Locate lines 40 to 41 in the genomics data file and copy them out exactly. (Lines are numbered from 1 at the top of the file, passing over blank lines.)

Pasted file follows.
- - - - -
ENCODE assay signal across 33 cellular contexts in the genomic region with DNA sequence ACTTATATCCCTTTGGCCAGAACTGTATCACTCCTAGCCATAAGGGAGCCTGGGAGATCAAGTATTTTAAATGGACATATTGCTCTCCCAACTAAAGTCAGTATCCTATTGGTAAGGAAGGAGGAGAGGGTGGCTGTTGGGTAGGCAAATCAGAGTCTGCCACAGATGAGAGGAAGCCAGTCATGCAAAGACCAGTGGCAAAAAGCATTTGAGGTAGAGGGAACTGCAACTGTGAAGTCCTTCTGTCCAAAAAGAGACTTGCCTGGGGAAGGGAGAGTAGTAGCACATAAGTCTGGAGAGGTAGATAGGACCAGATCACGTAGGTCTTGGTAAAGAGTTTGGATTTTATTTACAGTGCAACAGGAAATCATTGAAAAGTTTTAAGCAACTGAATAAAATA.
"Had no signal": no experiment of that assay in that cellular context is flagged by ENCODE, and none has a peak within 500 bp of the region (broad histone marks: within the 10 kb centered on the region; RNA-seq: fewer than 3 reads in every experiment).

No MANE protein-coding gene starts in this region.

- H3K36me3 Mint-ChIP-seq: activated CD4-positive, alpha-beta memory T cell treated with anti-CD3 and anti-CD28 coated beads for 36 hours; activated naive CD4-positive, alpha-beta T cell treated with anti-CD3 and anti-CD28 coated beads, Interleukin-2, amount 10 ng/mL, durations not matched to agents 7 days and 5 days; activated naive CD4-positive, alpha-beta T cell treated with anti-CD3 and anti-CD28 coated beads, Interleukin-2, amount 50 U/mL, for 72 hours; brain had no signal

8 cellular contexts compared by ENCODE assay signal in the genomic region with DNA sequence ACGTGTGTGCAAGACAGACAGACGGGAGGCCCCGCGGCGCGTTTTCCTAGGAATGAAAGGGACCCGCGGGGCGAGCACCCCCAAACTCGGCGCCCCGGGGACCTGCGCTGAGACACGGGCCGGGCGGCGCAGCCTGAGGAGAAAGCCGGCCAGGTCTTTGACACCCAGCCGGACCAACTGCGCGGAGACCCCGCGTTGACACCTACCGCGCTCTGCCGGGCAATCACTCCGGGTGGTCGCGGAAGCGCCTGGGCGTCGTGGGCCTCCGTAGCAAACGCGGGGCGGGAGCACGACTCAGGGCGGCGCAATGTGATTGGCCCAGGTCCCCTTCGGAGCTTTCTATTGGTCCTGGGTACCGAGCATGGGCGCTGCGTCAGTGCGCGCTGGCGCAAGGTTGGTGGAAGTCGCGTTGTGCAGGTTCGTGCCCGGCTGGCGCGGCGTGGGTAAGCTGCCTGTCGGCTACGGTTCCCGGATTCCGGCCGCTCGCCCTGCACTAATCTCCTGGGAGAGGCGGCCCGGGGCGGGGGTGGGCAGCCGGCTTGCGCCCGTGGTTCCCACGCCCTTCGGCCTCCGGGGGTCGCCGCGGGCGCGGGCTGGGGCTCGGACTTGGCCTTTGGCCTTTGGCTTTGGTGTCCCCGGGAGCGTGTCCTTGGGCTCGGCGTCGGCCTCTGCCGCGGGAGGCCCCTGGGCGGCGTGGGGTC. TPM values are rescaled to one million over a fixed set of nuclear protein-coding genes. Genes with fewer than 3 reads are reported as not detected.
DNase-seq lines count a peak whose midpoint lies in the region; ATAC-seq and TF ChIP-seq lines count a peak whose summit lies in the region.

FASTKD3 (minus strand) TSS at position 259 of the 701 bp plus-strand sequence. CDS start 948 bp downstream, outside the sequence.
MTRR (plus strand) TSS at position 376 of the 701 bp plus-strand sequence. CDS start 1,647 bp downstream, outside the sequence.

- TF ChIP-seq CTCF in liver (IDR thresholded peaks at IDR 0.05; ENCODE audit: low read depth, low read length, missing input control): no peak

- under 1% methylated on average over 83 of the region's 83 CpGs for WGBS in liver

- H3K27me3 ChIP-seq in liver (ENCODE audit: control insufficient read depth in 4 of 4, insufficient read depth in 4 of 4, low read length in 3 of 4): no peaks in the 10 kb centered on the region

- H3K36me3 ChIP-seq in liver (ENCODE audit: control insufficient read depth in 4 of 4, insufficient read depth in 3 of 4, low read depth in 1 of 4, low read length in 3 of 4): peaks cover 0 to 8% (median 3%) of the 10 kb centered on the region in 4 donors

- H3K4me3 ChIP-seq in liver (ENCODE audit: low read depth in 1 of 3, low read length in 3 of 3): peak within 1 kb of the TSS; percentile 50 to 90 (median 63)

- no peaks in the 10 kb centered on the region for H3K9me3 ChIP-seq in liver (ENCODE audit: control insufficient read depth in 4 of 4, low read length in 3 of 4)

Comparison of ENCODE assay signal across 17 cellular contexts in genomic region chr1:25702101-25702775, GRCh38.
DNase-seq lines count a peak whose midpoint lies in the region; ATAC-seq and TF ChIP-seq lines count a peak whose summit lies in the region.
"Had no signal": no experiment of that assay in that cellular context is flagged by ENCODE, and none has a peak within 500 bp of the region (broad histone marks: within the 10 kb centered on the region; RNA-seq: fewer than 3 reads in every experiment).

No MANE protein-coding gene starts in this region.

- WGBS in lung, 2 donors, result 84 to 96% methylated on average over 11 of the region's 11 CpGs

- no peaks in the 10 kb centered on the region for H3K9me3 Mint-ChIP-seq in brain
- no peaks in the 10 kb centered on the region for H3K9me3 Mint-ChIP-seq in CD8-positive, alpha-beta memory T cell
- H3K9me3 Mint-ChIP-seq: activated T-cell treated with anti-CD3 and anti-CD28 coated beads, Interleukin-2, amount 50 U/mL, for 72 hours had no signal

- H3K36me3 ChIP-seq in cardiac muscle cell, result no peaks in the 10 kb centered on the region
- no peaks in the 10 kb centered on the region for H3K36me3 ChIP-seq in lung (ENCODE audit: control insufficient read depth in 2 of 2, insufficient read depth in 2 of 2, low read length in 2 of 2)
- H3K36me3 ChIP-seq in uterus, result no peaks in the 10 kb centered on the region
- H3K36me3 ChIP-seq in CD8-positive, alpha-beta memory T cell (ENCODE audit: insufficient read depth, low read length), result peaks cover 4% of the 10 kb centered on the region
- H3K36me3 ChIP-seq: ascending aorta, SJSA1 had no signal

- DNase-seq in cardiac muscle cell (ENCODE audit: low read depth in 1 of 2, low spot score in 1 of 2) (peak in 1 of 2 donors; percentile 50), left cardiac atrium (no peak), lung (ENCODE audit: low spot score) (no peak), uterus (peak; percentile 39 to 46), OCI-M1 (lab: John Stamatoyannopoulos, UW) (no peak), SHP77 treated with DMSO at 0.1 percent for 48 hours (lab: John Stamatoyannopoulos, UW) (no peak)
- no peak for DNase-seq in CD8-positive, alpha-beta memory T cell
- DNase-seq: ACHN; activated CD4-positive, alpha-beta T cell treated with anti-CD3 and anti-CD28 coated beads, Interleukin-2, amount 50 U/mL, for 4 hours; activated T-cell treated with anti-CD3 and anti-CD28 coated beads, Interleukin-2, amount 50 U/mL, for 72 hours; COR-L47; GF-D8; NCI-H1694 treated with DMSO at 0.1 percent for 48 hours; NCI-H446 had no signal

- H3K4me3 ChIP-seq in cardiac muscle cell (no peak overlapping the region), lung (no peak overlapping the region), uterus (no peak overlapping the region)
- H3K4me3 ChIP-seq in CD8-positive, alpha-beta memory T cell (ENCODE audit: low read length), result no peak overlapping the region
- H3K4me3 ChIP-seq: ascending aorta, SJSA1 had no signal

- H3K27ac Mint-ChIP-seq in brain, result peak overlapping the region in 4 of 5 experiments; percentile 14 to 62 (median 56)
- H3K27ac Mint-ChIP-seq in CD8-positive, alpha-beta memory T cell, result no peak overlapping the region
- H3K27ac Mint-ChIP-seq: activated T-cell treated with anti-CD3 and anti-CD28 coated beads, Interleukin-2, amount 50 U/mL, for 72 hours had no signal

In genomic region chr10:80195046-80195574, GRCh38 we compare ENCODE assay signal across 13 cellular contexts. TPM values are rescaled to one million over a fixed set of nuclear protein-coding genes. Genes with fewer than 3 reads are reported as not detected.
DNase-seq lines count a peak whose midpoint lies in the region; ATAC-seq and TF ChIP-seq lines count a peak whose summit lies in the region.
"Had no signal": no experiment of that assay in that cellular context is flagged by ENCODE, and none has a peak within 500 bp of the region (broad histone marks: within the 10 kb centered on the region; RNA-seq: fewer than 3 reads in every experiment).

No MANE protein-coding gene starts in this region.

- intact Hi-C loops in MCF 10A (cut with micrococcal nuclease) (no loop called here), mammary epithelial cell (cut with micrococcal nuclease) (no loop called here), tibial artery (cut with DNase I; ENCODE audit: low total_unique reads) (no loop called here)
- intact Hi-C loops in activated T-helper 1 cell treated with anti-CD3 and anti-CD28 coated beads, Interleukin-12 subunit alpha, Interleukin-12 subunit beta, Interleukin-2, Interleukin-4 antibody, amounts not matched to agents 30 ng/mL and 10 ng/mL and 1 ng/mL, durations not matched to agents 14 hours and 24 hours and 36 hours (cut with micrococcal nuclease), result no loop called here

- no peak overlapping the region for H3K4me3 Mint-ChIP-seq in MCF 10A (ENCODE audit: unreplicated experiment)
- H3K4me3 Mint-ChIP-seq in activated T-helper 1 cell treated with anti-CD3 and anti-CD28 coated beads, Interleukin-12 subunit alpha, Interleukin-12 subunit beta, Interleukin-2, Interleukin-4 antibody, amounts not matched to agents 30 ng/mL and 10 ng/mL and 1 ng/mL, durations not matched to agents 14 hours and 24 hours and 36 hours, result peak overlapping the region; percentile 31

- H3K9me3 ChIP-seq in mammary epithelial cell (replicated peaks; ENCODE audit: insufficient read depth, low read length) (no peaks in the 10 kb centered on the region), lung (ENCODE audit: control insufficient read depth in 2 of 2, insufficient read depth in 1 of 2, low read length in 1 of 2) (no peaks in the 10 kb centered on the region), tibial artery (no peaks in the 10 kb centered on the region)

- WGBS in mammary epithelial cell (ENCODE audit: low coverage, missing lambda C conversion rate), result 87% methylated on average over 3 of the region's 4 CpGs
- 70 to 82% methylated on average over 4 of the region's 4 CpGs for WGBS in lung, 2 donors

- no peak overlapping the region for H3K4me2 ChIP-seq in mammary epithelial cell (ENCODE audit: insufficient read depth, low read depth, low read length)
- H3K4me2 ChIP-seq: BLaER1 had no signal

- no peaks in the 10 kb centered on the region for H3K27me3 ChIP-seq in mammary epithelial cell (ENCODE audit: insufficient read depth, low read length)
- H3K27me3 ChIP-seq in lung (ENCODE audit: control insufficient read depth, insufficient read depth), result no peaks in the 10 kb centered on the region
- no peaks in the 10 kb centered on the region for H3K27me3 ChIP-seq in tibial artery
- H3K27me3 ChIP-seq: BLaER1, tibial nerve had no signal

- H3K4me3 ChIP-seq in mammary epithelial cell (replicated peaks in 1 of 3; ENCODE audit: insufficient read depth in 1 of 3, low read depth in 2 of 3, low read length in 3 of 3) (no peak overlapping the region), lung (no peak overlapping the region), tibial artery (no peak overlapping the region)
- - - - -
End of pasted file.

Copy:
No MANE protein-coding gene starts in this region.

- intact Hi-C loops in MCF 10A (cut with micrococcal nuclease) (no loop called here), mammary epithelial cell (cut with micrococcal nuclease) (no loop called here), tibial artery (cut with DNase I; ENCODE audit: low total_unique reads) (no loop called here)